In the aftermath of the Kealoha convictions, there’s a creed the people of Hawaii need to learn that would truly save our future: I will not lie, cheat, steal or tolerate those among us who do.
People are rightly satisfied that justice has been done in one of the greatest corruption scandals in local history, but let us never absolve our collective consciences of the fact that the tree of corruption does not bloom and bear fruit overnight. As a social contract democracy, we get the kind of government that we tolerate.
The City and County of Honolulu and the State of Hawaii are desperately in need of an ethical reset at all levels of governance. We have tolerated far too much lying, cheating and stealing in the islands over the years, and it has given rise to an organizational culture of entrenched fear, backwardness, and failure.
Why did police officers tolerate — and in some cases assist — the misdeeds of former Honolulu Police Chief Louis Kealoha?
Cory Lum/Civil Beat
We must purge ourselves of the belief that corruption will simply go away on its own, or that the lesser of two or more evils is acceptable. We are the only state that has chosen to uniquely affirm that “the life of the land is perpetuated in righteousness” and it’s high time that we started practicing the pono we preach to the world.
Problems start small before they become disasters. There are always signs that people, organizations and eventually whole governments are headed in the wrong direction, and it is the responsibility of humans, as free moral agents, to speak up when something is wrong.
Corruption requires human partnership to thrive, either in the form of willful wrongdoing or indifference by those who fail to resist or report it.
With the Kealohas, far too many people in public positions of trust enabled the couple, and those are just the ones we know about. In Hawaii, this is not an uncommon practice, as state audits over several decades reveal pattern after pattern of public agencies and civil servants failing to take action even when aware that things are wrong.
My message to government workers is this: Don’t become someone else’s sucker. Resist peer pressure and color of authority with knowledge of the truth. Hawaii has a “whistleblower law” in HRS Chapter 378-62 stating that employers “shall not discharge, threaten, or otherwise discriminate” against employees who report “a violation or a suspected violation” of the law.
If you see something, say something. Dare to upset the apple cart. The law is on your side, even when the law may be enforced by corrupt persons. Go over, under, and around corrupt persons and do whatever it takes to get the truth out.
What starts as following orders devolves into doing favors and then, eventually, turns into corruption.
There are several reasons why we say nothing or do nothing. This is not just a Hawaii thing, but a weakness of human nature that, if understood, can be countered.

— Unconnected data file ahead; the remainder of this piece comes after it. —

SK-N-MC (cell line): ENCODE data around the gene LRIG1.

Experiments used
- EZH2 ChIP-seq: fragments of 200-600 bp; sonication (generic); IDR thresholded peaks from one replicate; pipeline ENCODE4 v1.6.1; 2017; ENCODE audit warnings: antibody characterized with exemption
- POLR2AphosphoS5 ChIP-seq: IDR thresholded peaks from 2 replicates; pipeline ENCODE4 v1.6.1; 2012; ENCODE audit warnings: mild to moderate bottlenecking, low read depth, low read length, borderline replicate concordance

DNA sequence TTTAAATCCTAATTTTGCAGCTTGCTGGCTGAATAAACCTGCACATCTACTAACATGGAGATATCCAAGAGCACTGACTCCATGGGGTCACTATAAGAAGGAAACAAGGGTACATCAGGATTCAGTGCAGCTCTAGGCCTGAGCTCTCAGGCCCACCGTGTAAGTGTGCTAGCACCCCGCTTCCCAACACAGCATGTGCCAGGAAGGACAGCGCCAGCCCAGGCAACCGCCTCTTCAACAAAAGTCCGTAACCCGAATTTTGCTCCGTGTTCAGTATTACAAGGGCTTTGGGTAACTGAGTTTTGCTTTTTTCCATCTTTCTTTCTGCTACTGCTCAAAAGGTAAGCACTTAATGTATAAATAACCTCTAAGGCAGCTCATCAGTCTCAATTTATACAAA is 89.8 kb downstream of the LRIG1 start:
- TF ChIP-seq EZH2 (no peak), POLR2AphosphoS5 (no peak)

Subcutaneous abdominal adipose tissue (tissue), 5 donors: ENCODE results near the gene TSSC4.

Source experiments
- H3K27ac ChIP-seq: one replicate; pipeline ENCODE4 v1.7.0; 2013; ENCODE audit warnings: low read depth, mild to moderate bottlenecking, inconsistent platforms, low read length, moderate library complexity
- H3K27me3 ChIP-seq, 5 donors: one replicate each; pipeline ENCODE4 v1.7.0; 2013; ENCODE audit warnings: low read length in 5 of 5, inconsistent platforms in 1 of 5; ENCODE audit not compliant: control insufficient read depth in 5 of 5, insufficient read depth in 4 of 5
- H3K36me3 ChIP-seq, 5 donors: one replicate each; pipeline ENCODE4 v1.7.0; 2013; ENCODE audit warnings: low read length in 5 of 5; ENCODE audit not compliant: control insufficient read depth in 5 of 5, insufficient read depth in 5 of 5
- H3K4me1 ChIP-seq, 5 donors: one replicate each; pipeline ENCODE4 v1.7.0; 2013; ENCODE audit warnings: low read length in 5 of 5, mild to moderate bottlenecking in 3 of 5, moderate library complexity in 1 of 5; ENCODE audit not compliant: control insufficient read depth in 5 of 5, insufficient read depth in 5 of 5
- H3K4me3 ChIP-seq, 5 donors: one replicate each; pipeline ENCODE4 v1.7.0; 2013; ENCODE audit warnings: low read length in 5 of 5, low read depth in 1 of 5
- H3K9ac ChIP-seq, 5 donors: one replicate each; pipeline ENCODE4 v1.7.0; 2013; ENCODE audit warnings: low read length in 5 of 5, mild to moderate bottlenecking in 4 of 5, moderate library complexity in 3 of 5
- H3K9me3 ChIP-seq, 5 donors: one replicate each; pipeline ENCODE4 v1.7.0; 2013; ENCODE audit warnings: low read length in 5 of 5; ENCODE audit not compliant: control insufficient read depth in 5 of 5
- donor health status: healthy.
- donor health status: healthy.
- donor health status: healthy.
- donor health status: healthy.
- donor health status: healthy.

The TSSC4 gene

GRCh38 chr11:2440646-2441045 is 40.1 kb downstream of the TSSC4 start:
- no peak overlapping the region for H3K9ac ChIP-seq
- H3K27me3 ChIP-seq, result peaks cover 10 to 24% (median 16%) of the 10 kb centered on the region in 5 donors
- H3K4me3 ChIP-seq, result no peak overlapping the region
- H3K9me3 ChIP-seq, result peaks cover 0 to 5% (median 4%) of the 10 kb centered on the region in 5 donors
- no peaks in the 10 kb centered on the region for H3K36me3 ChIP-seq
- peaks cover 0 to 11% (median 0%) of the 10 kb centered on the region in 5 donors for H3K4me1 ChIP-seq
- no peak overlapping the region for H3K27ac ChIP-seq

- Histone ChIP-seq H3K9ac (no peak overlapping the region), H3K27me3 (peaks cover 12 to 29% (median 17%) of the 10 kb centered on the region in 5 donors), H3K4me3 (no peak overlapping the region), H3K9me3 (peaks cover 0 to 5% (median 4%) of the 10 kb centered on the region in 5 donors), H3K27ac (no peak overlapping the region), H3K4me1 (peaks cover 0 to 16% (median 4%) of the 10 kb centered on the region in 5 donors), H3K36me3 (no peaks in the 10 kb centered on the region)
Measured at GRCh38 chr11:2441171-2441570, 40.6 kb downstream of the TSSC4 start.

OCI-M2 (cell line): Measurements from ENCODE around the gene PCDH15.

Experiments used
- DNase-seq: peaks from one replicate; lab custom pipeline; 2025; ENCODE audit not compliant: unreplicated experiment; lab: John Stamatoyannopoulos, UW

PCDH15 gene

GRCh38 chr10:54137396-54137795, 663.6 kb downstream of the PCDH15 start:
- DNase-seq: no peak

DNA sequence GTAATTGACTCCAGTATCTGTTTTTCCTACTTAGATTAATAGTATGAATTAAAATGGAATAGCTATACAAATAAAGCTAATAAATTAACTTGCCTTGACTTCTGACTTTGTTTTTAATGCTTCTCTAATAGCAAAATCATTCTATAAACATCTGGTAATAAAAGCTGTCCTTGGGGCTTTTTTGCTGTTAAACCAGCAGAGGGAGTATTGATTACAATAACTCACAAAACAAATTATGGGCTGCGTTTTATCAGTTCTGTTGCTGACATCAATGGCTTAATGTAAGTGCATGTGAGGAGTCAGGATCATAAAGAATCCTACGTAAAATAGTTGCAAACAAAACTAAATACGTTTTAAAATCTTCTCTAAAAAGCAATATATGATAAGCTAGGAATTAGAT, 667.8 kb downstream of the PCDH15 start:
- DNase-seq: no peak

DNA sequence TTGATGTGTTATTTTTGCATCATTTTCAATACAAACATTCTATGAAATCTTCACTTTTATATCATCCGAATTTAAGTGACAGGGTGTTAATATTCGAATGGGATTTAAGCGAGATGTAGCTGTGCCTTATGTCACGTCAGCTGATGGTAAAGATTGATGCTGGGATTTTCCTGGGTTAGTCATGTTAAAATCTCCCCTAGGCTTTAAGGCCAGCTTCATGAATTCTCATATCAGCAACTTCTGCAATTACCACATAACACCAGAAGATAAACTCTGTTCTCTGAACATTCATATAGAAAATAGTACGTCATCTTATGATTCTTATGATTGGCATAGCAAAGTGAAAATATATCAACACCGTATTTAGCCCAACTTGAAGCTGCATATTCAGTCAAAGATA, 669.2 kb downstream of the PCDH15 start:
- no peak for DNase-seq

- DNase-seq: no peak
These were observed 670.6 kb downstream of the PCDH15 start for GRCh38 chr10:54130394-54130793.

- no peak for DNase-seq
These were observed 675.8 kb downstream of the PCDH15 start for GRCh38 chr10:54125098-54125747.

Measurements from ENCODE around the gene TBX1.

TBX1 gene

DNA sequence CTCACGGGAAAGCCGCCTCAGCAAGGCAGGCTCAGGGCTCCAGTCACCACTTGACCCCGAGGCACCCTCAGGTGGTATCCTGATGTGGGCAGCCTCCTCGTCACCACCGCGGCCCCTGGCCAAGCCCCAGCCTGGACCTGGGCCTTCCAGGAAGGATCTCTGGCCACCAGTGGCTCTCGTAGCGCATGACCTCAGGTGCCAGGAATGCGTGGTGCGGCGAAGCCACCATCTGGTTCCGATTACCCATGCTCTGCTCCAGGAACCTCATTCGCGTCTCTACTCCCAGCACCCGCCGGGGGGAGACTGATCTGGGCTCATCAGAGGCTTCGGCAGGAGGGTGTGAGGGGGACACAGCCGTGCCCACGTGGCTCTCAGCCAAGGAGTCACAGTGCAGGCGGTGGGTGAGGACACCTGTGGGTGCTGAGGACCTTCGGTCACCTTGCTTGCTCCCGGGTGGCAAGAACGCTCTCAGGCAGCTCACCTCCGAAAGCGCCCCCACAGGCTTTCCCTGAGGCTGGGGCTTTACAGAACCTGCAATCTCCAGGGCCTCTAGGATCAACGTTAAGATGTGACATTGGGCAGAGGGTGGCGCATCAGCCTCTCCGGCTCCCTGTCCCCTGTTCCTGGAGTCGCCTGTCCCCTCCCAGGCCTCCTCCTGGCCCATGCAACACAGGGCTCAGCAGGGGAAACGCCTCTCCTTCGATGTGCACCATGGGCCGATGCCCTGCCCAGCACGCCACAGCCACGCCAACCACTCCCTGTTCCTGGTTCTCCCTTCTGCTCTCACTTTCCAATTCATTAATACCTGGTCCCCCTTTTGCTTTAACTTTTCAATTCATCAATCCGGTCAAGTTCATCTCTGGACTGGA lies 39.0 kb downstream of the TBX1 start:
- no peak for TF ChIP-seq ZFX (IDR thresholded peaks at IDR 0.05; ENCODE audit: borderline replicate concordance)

The first reason for our tolerance of corruption is because of what social psychologists call conformity, or the human desire to not be out of place from one’s peers. Researcher Solomon Asch famously conducted a conformity experiment where participants were asked to look at a series of illustrated lines and indicate which was the shortest or longest – but only after being placed in a group of confederates who all lied by saying the blatantly short line was the longest or the long line was the shortest.
Participants were most likely to side with the group’s assessment of short or long, which suggests that peer pressure influences whether someone is willing to tell the truth. In Hawaii government, many people who know better do nothing in the face of evil because of fear they may be mocked, isolated or socially retaliated against if they are the first to speak up.
The other reason corruption can thrive is due to a dulling effect on the human conscience that results from the perception of authority. Yale psychologist Stanley Milgram conducted an experiment on escalating demands that involved asking a participant to deliver a series of fake electric shocks (which were perceived as real) to an actor as punishment for failing to answer a memory recall question correctly.
In the experiment, participants were directed by an authority figure to “electrocute” another person by pushing a button. It was discovered that even when the actor was seen as experiencing extreme distress and gasping for life, participants obeyed the authority figure and continued to deliver punishment as directed.
How is it that well-trained, honor-bound persons in law enforcement or the justice system could cover the tracks for the Kealohas? One possible explanation from this social psychology phenomena is that people perceived as having government authority can sometimes induce others to bypass their better judgment. What starts as following orders devolves into doing favors and then, eventually, turns into corruption.
It’s time for Hawaii to break the mold of the past and truly show the world what “pono” means. We must not lie, cheat, or steal, or tolerate those among us who do.
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Danny de Gracia is a resident of Waipahu, a political scientist and an ordained minister. Opinions are the author's own and do not necessarily reflect Civil Beat's views. You can reach him by email at firstname.lastname@example.org or follow him on Twitter at @ddg2cb.